Once again, let’s take a look at one of the multitudes of writing books I have read through the years. I have plenty, so these Friday peeks at my book shelves should last a while.
Published in 1934, Dorthea Brande’s Becoming a Writer is a short but encouraging book chockfull of great advice. She was a creative writing teacher in the 1920’s so this book is like time traveling 100 years back to her classroom.
Brande believes that writing is something that can be taught, and that one enters into an apprenticeship to learn the craft, just like a silversmith or carpenter. She is answering to the authors of her time that insisted that genius could not be taught. Whatever, says Brande. She’s not looking for genius. She is looking for stories.
Her exercises are familiar (three pages, anyone?) and she breaks down daily writing, writing like you are daydreaming, and writing on a schedule in ways that are very doable. She gives advice on managing energy, and that house cleaning can help you clean up your ideas. But mostly, she deals not with the nuts and bolts of writing, but with the self doubt and overthinking that can come with writing. She is not a fan of workshops, where writers tear each other’s work to bits, believing that true originality comes from within. Brande also tells you how to find that originality.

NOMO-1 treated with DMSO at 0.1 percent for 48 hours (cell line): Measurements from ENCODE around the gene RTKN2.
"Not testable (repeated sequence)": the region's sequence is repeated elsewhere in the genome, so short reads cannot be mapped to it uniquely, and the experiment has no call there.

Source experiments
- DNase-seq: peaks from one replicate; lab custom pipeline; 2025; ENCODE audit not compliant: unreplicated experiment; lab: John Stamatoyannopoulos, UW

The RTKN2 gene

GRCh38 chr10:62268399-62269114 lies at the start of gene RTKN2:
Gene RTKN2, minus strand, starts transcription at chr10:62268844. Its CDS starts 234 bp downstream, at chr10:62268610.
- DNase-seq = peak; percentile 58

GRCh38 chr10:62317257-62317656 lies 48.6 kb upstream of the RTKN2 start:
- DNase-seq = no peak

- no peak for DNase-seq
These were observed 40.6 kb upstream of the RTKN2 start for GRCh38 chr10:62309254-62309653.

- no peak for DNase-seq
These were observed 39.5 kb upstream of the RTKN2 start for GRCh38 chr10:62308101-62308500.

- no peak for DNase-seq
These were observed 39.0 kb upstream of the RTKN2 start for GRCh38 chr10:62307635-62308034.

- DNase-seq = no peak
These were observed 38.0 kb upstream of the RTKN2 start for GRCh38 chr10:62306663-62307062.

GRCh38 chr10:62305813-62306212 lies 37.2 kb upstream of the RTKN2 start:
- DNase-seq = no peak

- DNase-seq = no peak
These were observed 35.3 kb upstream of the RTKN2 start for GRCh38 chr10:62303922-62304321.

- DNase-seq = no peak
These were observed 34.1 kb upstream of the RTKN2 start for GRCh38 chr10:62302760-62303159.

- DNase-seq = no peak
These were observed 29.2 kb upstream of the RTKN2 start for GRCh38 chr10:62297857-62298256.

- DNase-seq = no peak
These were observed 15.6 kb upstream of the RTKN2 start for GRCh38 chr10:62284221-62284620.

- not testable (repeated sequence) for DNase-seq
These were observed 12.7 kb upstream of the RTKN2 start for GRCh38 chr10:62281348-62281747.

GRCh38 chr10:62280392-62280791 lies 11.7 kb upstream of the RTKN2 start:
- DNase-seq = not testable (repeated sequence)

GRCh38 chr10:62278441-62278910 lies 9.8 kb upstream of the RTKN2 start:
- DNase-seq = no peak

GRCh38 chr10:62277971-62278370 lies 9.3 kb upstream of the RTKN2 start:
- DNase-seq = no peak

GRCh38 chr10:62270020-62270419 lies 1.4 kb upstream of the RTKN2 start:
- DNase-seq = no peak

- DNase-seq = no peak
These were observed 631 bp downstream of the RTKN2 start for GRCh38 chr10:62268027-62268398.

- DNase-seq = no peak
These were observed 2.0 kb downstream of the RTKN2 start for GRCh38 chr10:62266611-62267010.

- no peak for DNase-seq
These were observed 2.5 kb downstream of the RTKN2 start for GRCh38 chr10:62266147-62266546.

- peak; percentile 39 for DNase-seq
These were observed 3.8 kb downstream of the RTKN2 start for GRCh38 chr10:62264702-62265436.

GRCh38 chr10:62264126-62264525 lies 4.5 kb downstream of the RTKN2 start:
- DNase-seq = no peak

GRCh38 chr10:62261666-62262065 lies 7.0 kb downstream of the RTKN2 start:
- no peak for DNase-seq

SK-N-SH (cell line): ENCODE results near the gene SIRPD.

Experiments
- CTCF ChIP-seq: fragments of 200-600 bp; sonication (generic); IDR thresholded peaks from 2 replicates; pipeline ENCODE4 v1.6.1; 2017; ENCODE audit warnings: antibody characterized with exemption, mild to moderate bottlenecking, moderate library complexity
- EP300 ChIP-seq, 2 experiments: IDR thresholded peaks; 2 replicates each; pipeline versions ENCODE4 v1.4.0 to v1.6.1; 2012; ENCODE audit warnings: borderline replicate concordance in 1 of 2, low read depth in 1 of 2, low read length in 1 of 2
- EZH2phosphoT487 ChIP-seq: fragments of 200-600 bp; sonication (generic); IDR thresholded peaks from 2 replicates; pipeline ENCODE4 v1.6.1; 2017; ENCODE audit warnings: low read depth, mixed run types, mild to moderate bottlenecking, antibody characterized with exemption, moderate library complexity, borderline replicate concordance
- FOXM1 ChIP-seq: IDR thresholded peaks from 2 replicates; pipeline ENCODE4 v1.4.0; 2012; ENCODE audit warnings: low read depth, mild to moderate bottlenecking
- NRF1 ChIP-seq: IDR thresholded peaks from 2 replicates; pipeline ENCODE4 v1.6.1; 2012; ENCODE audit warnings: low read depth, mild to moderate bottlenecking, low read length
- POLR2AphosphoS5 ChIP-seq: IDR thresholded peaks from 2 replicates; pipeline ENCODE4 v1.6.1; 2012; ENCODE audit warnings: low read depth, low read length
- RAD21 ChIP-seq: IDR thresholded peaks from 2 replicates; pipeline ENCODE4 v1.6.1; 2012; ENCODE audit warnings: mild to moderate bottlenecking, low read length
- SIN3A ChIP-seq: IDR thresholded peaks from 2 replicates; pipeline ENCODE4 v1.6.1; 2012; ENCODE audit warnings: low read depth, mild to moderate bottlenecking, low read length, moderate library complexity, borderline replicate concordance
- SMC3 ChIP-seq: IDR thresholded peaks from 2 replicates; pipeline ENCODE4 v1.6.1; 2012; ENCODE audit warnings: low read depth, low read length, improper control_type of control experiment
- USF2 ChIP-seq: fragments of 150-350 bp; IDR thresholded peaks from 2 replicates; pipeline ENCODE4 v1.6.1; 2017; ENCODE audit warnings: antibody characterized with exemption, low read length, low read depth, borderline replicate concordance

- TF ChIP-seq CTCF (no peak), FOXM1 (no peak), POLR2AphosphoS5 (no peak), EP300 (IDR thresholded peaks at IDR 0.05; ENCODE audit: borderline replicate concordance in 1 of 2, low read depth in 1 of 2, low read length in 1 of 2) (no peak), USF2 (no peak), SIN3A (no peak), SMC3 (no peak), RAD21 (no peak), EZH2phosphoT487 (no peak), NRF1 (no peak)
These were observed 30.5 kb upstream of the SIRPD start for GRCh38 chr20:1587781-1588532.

And since this book was written in 1934, she also advises that writers learn to typewrite and if they can, have two typewriters, one large one and one quiet, portable version. There is also some advice at the end regarding hot beverages. But for 170 pages, there is wisdom on every page.